On March 17th the United Nations Food and Agricultural Organization and the World Organization for Animal Health (OIE) noted that targeted efforts are required to control H7N9. 

  

 

It is considered that the shift to high pathogenicity in poultry may facilitate surveillance and allow authorities to implement control measures including depletion of affected flocks. An obvious threat is the virus spreading from domestic poultry to free-living birds which will then become migratory reservoirs threatening the EU and the Americas.

   
 

RECOMBINANT INFECTIOUS LARYNGOTRACHEITIS VACCINE DEVELOPED

Mar 24, 2017

    

Project F060 funded by the USPOULTRY Harold E. Ford Foundation has resulted in a candidate  recombinant ILT vaccine based on substitution of glycoprotein B into a lentogenic B1 strain of Newcastle disease virus. 

 

The project led by Dr. Joseph Giambrone offers the possibility of replacing live attenuated vaccine propagated in embryos.  Virtually all field outbreaks of ILT in commercial broilers are attributed to this vaccine strain.  A Newcastle disease-vectored LT vaccine would be apathogenic.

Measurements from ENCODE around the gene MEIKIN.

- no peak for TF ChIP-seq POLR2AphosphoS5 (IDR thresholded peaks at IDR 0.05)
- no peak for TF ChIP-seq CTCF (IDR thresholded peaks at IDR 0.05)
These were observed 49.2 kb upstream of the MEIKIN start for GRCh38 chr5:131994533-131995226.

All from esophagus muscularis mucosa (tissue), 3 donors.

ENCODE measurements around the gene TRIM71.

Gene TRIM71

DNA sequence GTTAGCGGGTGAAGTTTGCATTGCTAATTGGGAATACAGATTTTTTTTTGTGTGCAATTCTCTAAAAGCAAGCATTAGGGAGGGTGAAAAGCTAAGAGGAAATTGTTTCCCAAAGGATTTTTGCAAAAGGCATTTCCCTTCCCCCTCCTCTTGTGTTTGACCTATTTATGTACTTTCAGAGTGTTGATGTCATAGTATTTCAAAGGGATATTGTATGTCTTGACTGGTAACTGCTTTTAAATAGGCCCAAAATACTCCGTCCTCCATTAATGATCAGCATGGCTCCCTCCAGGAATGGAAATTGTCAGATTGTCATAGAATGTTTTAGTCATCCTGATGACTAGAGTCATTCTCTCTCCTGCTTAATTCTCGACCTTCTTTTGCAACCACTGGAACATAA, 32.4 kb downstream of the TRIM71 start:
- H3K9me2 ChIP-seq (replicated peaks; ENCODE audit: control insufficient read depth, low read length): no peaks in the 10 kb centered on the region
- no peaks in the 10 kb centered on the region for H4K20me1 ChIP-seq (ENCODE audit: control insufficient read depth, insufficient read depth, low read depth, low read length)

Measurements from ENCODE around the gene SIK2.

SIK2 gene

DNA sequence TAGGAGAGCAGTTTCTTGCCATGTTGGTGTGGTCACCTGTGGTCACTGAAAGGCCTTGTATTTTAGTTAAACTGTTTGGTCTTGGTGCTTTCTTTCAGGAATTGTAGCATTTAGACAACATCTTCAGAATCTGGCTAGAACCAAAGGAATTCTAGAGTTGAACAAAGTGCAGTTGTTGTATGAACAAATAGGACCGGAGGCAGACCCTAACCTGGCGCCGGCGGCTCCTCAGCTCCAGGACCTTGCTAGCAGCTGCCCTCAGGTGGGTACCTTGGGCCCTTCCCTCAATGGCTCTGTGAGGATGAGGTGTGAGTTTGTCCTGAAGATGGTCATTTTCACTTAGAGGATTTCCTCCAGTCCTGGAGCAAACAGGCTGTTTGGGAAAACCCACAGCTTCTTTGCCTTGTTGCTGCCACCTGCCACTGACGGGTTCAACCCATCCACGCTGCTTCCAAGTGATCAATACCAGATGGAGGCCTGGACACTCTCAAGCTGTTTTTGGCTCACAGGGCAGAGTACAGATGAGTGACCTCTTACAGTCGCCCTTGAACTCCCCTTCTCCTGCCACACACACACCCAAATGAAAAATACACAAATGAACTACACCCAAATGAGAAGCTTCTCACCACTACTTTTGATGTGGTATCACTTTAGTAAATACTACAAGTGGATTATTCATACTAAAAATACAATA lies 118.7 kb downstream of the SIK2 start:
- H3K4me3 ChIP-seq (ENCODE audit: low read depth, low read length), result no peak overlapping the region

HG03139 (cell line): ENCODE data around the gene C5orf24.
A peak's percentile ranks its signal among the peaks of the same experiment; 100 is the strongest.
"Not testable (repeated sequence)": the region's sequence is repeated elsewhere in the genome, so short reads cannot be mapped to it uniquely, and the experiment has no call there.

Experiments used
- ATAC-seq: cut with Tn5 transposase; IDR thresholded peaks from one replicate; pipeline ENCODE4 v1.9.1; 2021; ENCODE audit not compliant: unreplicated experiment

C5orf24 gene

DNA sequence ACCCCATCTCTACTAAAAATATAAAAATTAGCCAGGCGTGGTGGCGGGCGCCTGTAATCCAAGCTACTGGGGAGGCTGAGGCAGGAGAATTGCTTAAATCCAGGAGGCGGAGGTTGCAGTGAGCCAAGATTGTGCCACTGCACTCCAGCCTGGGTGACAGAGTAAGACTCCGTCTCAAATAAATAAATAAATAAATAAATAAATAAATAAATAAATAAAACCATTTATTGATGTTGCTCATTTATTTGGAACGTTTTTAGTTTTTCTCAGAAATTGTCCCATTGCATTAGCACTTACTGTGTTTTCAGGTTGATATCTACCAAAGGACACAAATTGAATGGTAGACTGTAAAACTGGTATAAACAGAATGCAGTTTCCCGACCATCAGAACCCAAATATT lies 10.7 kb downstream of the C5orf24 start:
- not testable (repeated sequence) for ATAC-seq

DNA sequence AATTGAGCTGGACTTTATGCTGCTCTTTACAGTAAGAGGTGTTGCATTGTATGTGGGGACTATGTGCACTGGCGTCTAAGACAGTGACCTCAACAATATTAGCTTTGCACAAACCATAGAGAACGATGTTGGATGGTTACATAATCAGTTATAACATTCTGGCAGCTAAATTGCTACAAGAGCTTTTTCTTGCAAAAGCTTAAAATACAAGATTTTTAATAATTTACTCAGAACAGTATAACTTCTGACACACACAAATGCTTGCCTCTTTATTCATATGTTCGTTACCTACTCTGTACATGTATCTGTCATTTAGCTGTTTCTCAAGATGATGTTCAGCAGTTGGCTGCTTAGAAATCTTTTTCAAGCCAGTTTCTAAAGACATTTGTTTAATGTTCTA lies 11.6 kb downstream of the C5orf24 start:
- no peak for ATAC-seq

Evaluation of the safety and efficacy of the new vaccine is in progress. It is noted that a number of alternative vectored vaccines are under development and it remains to be seen whether the Auburn University strain will be commercialized.

   
 

ALDI UPDATES LOGO

Mar 24, 2017


New

    

According to a March 20th release, Aldi Sud the parent of Aldi USA will unveil a new corporate logo to complement the ongoing program of modernization.

The new logo is apparently in use in China and is expected to replace the existing logo in the U.S. during 2018.

  


Previous

   
 

Low Path H7N9 in Kentucky

Mar 24, 2017

    

Dr. Robert C. Stout, state veterinarian for Kentucky confirmed that a flock of 22,000 broiler parents in Christian County yielded evidence of H7N9 low pathogenicity avian influenza in routine per-slaughter specimens examined at Murray State University, Breathitt Veterinary Center in Hopkinsville.

It is now apparent that an H7N9 North American lineage virus is the predominant pathogen presumably shed by migratory birds, given the frequency with which LP and HP isolates have been obtained from flocks beneath the Mississippi flyway in Kentucky, Tennessee and Alabama.